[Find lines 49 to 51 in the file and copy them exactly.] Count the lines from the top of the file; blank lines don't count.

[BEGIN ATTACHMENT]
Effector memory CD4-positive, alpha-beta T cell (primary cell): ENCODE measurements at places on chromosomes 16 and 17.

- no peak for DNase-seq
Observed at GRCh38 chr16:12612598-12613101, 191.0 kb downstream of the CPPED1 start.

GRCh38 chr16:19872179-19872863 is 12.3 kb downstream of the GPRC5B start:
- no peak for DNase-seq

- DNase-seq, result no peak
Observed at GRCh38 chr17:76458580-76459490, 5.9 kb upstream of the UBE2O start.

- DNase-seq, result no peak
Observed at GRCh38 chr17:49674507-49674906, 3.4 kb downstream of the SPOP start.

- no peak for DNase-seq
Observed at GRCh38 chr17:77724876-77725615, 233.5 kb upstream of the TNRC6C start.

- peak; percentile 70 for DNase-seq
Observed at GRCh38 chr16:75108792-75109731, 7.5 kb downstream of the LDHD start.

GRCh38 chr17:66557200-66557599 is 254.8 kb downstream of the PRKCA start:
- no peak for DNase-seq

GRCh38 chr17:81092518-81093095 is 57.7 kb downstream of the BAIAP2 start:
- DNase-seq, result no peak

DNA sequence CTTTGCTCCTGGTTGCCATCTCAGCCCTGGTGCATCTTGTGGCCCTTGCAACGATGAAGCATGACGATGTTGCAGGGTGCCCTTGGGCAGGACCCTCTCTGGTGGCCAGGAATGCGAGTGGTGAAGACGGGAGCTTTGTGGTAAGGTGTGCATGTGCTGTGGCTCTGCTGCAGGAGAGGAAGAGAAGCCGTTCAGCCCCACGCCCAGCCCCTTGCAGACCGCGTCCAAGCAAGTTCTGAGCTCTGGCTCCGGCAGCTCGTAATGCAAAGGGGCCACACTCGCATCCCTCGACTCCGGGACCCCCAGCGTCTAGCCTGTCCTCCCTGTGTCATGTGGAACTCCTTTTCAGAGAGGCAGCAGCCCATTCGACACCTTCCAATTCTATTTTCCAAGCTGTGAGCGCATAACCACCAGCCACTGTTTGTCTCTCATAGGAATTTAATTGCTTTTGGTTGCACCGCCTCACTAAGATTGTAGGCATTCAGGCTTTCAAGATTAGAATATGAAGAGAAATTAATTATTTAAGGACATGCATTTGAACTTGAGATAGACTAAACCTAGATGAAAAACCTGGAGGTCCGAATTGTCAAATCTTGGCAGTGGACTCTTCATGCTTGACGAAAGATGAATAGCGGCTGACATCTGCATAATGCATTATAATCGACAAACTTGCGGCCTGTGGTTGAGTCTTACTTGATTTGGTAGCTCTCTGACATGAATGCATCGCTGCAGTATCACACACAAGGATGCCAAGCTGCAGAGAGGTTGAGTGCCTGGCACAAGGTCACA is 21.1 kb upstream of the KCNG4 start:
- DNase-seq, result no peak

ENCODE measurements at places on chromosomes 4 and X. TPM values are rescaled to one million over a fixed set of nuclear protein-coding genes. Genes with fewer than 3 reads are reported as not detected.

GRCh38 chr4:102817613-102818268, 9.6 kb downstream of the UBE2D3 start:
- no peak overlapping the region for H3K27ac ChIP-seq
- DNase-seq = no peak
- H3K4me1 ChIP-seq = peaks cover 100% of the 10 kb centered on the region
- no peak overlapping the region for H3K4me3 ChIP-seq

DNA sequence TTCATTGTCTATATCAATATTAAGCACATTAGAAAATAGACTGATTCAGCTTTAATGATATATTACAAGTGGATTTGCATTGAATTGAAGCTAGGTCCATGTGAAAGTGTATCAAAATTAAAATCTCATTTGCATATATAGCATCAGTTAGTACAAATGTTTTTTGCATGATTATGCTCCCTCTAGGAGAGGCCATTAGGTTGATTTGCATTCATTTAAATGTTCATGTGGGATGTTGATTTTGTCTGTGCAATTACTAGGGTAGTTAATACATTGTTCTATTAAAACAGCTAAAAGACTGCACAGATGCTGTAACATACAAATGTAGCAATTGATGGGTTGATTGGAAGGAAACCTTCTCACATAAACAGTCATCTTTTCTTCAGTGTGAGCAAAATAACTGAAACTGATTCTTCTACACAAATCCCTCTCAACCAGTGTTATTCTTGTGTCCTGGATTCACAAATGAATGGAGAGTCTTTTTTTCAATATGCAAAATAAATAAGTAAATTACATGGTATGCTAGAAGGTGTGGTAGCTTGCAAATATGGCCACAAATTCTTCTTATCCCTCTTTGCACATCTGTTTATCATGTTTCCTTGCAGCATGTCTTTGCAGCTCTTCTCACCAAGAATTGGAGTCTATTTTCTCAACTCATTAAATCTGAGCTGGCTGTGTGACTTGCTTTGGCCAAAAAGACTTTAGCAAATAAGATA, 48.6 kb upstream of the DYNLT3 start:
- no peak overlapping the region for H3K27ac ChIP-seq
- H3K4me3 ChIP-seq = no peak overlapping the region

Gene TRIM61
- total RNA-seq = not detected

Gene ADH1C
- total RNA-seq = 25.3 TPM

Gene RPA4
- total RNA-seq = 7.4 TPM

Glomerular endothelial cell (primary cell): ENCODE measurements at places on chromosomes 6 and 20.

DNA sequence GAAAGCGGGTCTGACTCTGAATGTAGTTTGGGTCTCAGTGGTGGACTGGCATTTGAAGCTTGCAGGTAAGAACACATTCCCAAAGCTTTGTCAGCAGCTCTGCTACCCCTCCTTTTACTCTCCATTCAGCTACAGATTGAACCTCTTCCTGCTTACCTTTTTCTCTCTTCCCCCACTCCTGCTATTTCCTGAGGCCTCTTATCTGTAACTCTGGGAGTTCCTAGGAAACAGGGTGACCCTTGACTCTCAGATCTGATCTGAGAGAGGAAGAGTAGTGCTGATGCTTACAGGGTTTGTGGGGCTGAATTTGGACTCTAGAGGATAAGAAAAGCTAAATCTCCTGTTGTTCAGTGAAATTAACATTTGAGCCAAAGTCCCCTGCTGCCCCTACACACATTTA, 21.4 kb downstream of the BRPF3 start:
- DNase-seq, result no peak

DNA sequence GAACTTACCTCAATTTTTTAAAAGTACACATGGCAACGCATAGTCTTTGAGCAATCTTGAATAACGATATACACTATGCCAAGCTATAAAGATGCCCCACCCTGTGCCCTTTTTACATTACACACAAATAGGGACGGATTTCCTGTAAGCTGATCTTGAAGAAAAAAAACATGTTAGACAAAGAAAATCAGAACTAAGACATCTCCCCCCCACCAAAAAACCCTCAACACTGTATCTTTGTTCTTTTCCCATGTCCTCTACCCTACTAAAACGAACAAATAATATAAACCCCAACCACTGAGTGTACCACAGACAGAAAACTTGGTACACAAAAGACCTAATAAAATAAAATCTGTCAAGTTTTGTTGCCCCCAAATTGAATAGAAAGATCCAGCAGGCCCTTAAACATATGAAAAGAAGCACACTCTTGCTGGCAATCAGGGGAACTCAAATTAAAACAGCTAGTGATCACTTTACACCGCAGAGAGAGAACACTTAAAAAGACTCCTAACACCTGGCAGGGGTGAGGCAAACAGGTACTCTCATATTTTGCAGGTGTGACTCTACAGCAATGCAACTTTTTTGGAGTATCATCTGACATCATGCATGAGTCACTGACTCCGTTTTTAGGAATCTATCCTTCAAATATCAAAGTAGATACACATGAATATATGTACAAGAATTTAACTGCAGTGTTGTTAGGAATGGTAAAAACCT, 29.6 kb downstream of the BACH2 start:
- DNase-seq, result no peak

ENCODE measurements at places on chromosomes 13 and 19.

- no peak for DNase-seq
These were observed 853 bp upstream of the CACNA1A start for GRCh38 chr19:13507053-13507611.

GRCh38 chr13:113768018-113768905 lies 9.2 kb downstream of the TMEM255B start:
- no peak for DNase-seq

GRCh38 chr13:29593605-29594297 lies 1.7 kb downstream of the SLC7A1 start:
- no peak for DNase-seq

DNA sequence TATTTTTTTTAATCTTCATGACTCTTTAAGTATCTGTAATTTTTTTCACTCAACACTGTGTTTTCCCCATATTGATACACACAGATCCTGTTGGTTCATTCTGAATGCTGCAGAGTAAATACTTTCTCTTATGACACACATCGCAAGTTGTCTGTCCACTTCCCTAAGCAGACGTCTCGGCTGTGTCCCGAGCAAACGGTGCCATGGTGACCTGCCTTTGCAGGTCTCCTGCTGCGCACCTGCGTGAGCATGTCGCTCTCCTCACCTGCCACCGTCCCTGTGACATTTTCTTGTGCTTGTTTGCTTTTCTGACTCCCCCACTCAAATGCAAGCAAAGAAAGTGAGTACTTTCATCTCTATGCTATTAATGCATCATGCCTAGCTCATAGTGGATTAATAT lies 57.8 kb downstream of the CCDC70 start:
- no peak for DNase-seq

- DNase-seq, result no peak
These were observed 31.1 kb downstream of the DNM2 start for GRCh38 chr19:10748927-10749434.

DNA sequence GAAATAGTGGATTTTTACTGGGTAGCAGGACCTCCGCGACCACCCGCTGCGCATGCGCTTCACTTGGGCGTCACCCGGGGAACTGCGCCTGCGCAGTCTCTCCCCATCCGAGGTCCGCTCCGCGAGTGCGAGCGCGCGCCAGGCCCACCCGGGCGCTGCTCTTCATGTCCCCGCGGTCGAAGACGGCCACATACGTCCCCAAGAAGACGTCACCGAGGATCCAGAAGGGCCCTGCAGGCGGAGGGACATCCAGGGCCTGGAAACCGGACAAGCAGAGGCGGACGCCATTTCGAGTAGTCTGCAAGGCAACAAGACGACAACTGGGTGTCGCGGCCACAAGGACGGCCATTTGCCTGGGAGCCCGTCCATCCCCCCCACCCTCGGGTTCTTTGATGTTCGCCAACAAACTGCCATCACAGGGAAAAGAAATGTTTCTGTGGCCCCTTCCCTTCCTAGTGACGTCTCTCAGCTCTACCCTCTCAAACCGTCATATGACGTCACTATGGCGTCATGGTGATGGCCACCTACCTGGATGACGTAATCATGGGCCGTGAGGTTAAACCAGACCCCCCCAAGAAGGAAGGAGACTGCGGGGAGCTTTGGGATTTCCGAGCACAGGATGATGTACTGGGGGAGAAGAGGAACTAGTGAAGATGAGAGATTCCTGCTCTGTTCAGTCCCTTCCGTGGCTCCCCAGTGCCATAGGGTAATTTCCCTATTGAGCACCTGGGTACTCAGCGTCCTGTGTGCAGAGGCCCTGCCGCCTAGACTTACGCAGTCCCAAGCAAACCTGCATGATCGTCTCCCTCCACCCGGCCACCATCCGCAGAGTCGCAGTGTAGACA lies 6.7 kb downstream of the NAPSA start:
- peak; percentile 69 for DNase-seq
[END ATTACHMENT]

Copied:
- DNase-seq, result no peak
These were observed 31.1 kb downstream of the DNM2 start for GRCh38 chr19:10748927-10749434.

DNA sequence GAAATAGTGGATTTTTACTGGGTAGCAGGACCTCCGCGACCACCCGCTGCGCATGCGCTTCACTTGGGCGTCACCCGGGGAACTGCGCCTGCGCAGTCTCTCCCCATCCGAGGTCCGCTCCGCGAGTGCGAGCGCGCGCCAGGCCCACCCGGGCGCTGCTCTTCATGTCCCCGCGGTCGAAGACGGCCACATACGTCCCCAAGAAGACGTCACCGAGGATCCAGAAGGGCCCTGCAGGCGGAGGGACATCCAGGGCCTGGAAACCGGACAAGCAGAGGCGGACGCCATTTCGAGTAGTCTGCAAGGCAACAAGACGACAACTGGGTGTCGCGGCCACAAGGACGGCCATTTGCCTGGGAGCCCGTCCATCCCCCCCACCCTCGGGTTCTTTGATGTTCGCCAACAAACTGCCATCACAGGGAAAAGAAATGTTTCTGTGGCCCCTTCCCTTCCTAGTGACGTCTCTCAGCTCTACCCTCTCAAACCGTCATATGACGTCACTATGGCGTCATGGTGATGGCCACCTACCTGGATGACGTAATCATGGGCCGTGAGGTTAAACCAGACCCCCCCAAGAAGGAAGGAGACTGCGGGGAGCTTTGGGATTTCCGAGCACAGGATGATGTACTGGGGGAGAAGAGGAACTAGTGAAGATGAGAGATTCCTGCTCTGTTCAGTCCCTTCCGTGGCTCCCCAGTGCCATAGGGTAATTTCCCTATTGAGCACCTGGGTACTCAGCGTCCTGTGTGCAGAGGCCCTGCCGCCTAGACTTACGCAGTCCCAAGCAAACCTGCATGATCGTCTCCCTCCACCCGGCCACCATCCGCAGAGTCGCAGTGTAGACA lies 6.7 kb downstream of the NAPSA start: